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Ali Masarwah, MorningStar

European funds industry suffers with large-scale exit from long-term funds, says Morningstar


Investors exited European domiciled long-term funds in October in a scale last seen at the height of the eurozone crisis in August 2011, when long-term funds suffered net outflows of EUR35.3 billion, according to Morningstar’s latest Asset Flows Commentary.

This October was, Morningstar says, by and large, a typical story of a switch towards risk-off.
The clearest indication that investors switched to the risk-off mode in October were the record inflows taken in by money market funds, which stood at a whopping EUR52.8 billion.
Morningstar says that due to the combination of outflows and pummelling asset prices, assets invested in long-term Europe-domiciled funds took a dip, falling from EUR8.636 trillion in September to EUR8.350 trillion per 31 October. The main detractor for the fund industry was the negative equity market effect, which chipped away more than EUR223 billion from the value of equity funds.
The biggest divergence of the European fund market between active and passive was seen in the bond space. While actively managed funds suffered outflows of a whopping EUR13.2 billion, passively managed funds took in net EUR1.7 billion, which mostly targeted open-end index funds. These divergent trends played out in several categories, indicating a secular shift away from actively managed to passive bond funds – even in less-liquid market segments which have, until now, generally been considered as the domain of active managers.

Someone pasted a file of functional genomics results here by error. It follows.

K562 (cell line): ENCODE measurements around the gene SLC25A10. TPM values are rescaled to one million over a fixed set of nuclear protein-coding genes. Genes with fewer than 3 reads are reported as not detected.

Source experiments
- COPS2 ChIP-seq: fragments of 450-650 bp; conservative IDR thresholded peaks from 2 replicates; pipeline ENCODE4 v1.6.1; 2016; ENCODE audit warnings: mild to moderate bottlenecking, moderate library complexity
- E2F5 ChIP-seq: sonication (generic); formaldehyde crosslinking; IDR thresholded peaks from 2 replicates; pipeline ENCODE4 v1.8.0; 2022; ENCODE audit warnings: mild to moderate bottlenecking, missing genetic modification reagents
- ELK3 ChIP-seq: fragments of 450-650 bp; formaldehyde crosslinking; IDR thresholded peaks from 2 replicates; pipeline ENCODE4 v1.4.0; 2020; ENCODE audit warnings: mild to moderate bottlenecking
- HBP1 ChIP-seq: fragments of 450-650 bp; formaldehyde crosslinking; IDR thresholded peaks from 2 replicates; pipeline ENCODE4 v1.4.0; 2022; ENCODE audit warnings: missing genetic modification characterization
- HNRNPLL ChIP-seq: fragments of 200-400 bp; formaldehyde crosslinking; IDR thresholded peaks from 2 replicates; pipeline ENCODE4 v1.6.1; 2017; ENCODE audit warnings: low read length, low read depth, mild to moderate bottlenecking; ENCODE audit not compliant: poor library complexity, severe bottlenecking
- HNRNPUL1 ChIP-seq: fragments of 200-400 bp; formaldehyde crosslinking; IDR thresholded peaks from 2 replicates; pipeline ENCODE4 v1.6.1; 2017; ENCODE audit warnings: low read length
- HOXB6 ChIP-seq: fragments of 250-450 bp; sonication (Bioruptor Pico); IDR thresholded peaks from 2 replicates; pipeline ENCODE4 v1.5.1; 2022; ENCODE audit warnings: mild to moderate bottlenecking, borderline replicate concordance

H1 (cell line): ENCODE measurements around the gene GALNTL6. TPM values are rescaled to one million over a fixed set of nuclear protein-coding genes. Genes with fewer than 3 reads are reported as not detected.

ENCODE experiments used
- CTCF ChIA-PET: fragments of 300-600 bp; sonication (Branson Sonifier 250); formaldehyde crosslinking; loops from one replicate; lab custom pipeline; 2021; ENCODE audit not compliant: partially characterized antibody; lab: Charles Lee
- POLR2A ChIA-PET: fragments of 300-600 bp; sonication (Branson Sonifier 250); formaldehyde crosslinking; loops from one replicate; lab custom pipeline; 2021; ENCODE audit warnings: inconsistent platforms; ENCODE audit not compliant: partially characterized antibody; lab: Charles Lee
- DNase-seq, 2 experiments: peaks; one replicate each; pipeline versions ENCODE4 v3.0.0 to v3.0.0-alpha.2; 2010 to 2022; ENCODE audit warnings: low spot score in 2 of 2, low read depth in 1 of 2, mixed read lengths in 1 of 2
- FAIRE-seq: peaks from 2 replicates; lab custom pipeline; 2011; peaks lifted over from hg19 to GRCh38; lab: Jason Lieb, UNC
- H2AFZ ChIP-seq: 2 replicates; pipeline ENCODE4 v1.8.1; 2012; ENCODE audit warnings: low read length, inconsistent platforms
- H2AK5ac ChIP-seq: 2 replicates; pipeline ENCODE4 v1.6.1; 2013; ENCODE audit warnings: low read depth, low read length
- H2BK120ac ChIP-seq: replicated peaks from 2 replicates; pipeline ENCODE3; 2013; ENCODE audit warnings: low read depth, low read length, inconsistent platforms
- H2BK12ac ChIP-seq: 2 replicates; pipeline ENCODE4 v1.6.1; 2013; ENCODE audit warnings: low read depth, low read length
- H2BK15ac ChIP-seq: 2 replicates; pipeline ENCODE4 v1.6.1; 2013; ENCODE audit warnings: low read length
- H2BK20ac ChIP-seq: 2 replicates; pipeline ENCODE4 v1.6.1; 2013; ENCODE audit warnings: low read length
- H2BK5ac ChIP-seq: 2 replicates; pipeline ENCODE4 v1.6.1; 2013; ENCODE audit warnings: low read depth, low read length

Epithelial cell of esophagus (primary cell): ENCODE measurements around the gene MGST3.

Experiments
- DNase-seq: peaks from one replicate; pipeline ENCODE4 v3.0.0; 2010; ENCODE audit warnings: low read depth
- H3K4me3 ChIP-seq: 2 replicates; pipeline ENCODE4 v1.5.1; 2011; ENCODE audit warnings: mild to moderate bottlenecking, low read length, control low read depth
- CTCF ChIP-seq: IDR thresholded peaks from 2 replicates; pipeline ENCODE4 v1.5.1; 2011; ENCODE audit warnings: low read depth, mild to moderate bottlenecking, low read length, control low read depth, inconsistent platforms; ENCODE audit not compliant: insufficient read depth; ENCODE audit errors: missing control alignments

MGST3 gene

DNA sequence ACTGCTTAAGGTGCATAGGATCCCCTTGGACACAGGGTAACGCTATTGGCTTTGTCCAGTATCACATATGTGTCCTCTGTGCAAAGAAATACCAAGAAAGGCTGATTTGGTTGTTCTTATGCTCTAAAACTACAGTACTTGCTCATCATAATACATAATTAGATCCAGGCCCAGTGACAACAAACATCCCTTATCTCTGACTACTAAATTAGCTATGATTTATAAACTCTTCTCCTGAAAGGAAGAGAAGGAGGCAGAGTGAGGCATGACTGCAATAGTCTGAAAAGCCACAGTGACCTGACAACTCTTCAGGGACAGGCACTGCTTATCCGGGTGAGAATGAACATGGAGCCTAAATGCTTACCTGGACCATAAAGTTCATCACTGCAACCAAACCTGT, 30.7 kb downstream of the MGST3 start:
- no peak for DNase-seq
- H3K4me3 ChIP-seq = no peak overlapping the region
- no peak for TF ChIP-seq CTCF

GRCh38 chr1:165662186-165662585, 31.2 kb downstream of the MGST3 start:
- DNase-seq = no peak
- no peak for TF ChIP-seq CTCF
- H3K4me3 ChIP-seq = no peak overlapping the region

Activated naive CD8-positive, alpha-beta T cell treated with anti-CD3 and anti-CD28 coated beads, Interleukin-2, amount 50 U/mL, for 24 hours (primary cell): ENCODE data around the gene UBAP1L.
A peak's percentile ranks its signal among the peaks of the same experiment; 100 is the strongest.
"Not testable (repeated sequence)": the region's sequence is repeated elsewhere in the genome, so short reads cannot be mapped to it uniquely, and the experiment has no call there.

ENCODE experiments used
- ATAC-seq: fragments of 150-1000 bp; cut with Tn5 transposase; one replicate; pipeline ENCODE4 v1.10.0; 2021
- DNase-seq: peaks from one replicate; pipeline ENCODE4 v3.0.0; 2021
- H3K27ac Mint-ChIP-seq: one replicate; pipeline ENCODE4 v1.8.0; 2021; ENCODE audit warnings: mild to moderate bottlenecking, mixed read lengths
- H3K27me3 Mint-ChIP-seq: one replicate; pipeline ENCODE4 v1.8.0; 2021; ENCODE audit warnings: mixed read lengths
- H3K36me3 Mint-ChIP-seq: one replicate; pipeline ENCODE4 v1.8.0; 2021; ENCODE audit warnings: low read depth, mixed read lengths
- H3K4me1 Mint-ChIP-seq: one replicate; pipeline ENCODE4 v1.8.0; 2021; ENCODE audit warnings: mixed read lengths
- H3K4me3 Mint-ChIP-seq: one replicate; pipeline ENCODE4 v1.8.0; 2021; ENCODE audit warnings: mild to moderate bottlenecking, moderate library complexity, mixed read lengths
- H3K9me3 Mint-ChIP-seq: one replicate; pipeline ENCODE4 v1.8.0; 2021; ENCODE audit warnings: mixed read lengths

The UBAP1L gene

Most notably, investors’ sentiment for technology and US growth funds soured markedly. Here, active and passive funds were both beset by outflows. The same holds true for European and US small-cap funds, which were also redeemed irrespective of the active-passive divide. It was a different story for the largest equity fund category, global large-cap blend funds. Actively managed global large-cap funds took in net EUR1.3 billion, thus bucking the negative trend.
Ali Masarwah (pictured), Director, EMEA Editorial Research at Morningstar, says: “What started as a trickle in September evolved into a stampede in October. Investors exited European domiciled long-term funds in a scale last seen at the height of the eurozone crisis in August 2011.”
Valerio Baselli, Senior Editor, EMEA Editorial Research at Morningstar, says: “The European fund market was yet again the scene of a sharp divide: While actively managed long-term funds bled heavily, shedding EUR36.4 billion, index funds continued to garner net inflows, which stood at EUR1 billion; well below previous months’ levels, but comfortably in positive terrain.”

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